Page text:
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When some of Austin’s first pioneers began settling the area in the 1830s, they chose the location along the Colorado River for its varied landscape with rolling hills, waterways and vast green spaces. Today, the city’s skyline is as diverse as its landscape. From the domed State Capitol building to the icy details of the Frost Bank Tower, here’s an introduction to some of Austin’s architectural landmarks – including a few hidden gems that are easy to miss!
When Texas won independence from Mexico in 1836, the new republic’s second president, Mirabeau B. Lamar, proposed relocating the capital from Houston to Austin. Construction on the Capitol building began in 1853, but due to a fire in 1881, the current structure is actually the third iteration of the project. Modeled after the national capitol building in Washington, D.C., the dome stands 302.64 feet (92.24 m) tall, making it the sixth tallest state capitol, and one of several taller than the United States Capitol.
With 360,000 square feet (33,000 m2) of floor space – more than any other state building – the interior features nearly four hundred rooms, nine hundred windows, and a whispering gallery in the central rotunda. Recent polls by the American Institute of Architects ranked the Texas State Capitol as the number-one state capitol, and named it 92nd of 150 favorite architectural projects across the country
Texas State Capitol, 1100 Congress Ave, Austin, TX, USA, +1 512 463 4630
Designed in a Greek Revival style, construction on the nearby Governor’s Mansion began around the same time as the Texas State Capitol. The building was completed in 1856, making it the oldest continuously inhabited house in Texas, and the fourth oldest governor’s mansion in the country to be continuously occupied by a chief executive. A remodel in 1914 increased the size of the mansion to 8.920 square feet (829 m2), also adding bathrooms, which the original structure lacked. The building’s architect, Abner Cook, was influential in some of Austin’s earliest development, and responsible for several of the city’s oldest homes, including the Woodlawn Estate and Neil Cochran House.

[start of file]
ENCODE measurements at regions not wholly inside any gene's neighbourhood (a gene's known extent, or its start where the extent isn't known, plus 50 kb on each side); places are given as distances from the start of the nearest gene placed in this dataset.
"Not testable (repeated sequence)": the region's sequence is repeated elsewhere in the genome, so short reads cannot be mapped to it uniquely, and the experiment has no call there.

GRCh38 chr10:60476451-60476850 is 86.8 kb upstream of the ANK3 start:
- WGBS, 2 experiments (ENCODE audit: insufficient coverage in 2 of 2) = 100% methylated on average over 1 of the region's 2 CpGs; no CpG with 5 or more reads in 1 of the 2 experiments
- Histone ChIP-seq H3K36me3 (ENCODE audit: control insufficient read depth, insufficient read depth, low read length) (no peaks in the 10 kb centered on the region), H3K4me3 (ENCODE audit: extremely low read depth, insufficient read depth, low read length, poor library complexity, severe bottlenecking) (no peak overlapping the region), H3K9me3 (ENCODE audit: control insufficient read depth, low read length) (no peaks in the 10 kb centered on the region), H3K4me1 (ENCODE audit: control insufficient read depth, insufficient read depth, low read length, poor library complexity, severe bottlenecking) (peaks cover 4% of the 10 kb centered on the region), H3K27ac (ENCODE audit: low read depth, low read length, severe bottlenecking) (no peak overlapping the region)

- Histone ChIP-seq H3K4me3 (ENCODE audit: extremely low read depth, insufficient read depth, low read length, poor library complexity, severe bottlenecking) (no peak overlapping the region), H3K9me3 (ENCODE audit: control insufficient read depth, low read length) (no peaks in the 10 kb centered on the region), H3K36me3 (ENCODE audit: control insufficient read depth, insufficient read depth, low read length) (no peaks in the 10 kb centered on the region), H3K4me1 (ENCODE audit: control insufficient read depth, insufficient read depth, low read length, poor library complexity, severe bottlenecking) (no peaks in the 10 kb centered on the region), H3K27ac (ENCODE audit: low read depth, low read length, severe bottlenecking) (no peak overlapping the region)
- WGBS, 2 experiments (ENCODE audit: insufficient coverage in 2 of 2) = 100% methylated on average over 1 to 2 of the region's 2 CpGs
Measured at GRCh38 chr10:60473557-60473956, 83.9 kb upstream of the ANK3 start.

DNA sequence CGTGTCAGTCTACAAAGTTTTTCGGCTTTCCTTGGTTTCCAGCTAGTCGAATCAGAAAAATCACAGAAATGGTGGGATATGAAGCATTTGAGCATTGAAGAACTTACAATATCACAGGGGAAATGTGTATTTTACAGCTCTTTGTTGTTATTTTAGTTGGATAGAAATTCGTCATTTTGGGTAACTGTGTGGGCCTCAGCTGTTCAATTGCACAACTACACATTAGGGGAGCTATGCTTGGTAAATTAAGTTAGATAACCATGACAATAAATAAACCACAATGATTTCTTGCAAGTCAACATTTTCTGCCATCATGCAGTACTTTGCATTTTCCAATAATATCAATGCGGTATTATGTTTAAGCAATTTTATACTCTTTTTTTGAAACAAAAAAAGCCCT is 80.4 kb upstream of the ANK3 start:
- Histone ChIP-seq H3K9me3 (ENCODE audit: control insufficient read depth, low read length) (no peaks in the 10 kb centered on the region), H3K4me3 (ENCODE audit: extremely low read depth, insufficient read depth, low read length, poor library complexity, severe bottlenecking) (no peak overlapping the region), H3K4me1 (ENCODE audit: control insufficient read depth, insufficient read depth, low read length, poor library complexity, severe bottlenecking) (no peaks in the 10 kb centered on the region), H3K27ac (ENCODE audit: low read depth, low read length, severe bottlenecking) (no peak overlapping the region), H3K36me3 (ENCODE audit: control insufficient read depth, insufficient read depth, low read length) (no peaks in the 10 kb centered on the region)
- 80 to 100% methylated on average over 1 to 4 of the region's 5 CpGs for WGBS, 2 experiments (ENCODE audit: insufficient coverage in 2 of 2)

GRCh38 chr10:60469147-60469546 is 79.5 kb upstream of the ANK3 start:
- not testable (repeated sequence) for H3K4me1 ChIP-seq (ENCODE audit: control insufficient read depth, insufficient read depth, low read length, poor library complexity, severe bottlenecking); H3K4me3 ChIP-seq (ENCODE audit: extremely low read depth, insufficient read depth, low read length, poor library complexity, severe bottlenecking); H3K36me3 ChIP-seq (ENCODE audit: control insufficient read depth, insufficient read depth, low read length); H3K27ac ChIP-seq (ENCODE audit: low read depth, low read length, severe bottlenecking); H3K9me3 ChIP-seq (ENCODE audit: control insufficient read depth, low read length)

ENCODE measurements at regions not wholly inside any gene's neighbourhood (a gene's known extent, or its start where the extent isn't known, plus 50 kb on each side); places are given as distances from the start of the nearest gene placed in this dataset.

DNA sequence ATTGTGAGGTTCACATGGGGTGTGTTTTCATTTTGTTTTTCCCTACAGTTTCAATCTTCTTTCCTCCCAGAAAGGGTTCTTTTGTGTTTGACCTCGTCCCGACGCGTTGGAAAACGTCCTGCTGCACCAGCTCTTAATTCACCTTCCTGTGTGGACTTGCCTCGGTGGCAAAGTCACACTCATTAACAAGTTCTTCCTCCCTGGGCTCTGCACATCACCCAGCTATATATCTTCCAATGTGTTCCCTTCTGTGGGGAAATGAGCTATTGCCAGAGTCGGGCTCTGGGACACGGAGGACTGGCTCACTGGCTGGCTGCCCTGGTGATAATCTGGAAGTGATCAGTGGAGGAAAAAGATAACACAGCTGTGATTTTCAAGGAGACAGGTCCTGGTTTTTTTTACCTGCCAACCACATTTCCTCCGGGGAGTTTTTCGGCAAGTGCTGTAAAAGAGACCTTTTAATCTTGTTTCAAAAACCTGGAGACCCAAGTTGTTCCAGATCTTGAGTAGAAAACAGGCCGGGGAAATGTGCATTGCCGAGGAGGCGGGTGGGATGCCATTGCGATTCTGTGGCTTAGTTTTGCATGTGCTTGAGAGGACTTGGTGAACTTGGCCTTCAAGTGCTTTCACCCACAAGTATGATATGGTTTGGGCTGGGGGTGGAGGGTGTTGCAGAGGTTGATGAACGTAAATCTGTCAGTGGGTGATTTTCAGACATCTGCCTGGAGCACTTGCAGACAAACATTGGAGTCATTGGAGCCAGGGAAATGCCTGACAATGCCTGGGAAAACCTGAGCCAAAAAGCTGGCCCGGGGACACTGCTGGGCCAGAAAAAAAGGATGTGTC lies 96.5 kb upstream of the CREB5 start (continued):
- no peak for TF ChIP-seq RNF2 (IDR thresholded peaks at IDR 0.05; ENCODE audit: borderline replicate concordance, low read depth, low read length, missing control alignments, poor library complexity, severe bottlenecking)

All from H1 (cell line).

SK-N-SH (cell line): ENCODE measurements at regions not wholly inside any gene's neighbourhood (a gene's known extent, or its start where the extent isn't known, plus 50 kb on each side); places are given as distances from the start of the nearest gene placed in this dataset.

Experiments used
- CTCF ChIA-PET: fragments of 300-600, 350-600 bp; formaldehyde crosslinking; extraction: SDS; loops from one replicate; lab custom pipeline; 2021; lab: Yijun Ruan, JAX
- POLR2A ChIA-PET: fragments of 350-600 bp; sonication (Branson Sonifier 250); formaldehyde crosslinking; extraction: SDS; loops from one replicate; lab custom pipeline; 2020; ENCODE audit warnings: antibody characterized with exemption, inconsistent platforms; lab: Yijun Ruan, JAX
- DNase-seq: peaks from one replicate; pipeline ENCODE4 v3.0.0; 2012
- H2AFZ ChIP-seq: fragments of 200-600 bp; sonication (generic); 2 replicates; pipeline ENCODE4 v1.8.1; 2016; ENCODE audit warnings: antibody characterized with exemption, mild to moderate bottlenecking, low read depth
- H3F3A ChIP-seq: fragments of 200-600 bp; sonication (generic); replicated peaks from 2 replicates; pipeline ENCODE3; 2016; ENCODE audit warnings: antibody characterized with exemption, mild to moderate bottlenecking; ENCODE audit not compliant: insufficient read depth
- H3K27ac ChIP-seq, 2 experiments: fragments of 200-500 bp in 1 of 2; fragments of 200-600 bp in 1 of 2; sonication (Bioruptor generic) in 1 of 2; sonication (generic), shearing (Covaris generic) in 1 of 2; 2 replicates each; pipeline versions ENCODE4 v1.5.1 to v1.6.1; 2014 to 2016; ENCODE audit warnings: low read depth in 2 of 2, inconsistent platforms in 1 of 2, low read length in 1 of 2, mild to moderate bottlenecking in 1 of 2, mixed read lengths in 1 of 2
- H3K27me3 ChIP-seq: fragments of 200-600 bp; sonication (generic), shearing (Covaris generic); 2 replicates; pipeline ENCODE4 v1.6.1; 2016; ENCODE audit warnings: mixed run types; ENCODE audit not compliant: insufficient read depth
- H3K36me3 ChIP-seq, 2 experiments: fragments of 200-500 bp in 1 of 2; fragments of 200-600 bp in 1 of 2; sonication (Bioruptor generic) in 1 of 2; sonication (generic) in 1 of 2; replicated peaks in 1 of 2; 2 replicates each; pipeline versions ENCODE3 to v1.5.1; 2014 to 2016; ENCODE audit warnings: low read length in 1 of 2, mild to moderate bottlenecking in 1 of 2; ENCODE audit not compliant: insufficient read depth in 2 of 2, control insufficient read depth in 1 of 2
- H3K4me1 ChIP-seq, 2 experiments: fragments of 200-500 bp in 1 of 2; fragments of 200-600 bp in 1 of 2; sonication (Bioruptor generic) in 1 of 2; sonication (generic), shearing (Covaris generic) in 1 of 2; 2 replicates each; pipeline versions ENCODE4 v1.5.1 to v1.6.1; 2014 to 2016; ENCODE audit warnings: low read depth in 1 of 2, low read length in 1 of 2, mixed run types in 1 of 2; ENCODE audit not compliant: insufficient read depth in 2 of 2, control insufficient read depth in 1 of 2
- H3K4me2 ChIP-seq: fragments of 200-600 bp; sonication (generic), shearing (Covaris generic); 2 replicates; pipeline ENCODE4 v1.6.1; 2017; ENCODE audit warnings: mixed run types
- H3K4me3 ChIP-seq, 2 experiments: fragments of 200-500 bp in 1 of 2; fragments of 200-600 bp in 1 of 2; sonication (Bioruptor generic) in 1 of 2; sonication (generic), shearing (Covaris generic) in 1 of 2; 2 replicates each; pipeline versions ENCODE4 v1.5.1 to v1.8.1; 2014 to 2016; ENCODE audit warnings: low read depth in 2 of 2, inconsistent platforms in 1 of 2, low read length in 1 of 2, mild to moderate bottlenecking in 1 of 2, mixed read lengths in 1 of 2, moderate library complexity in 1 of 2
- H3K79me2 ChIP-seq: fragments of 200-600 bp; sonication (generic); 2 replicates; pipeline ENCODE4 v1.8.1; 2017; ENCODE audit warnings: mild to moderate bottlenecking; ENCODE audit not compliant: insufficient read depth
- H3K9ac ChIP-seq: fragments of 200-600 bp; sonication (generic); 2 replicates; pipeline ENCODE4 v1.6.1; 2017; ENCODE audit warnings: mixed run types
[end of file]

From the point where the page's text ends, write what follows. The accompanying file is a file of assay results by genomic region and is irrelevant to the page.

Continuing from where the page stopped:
Texas Governor’s Mansion, 1010 Colorado St, Austin, TX 78701 + 1 512 463-5518
Upon winning independence from Mexico, the Constitution of the Republic of Texas contains the earliest recorded statement of intent to create a public university. Established almost forty years later, in 1883, the University of Texas is now one of the world’s premier universities, with 18 of its research disciplines ranking in the top 10 worldwide. The campus houses seven museums and 17 libraries with over nine million volumes, making it the seventh largest academic library in the U.S. One of the main architectural attractions on campus is the 307 foot (94 m) Main Tower, designed by Paul Philippe Crete and completed in 1937. At the top of the Tower is the state’s largest carillon, which contains 56 bells that chime daily.
Main Building, 110 Inner Campus Drive, Austin, Texas, +1 512 471-3434